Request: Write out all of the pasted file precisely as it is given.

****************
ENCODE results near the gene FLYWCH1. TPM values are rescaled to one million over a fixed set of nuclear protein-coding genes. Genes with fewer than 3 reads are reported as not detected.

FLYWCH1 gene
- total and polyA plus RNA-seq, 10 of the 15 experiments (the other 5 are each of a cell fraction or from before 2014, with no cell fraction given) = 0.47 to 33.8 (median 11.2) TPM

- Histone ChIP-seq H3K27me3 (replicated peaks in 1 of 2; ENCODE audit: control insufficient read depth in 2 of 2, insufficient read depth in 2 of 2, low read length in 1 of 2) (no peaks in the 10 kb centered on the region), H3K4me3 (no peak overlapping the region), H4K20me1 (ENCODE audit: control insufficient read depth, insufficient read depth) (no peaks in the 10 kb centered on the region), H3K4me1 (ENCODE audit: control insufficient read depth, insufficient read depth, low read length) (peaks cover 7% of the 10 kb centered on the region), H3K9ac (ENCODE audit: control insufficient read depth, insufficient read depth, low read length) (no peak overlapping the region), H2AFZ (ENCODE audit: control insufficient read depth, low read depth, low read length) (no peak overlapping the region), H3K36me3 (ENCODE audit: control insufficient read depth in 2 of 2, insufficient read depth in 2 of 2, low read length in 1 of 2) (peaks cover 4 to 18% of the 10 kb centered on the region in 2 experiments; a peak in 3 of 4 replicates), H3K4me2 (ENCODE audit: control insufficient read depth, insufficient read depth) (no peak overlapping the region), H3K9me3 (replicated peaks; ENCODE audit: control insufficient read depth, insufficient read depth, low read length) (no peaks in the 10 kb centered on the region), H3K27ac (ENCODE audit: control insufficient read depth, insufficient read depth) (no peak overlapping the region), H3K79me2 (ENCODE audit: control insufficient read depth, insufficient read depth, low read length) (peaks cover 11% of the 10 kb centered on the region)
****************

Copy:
ENCODE results near the gene FLYWCH1. TPM values are rescaled to one million over a fixed set of nuclear protein-coding genes. Genes with fewer than 3 reads are reported as not detected.

FLYWCH1 gene
- total and polyA plus RNA-seq, 10 of the 15 experiments (the other 5 are each of a cell fraction or from before 2014, with no cell fraction given) = 0.47 to 33.8 (median 11.2) TPM

- Histone ChIP-seq H3K27me3 (replicated peaks in 1 of 2; ENCODE audit: control insufficient read depth in 2 of 2, insufficient read depth in 2 of 2, low read length in 1 of 2) (no peaks in the 10 kb centered on the region), H3K4me3 (no peak overlapping the region), H4K20me1 (ENCODE audit: control insufficient read depth, insufficient read depth) (no peaks in the 10 kb centered on the region), H3K4me1 (ENCODE audit: control insufficient read depth, insufficient read depth, low read length) (peaks cover 7% of the 10 kb centered on the region), H3K9ac (ENCODE audit: control insufficient read depth, insufficient read depth, low read length) (no peak overlapping the region), H2AFZ (ENCODE audit: control insufficient read depth, low read depth, low read length) (no peak overlapping the region), H3K36me3 (ENCODE audit: control insufficient read depth in 2 of 2, insufficient read depth in 2 of 2, low read length in 1 of 2) (peaks cover 4 to 18% of the 10 kb centered on the region in 2 experiments; a peak in 3 of 4 replicates), H3K4me2 (ENCODE audit: control insufficient read depth, insufficient read depth) (no peak overlapping the region), H3K9me3 (replicated peaks; ENCODE audit: control insufficient read depth, insufficient read depth, low read length) (no peaks in the 10 kb centered on the region), H3K27ac (ENCODE audit: control insufficient read depth, insufficient read depth) (no peak overlapping the region), H3K79me2 (ENCODE audit: control insufficient read depth, insufficient read depth, low read length) (peaks cover 11% of the 10 kb centered on the region)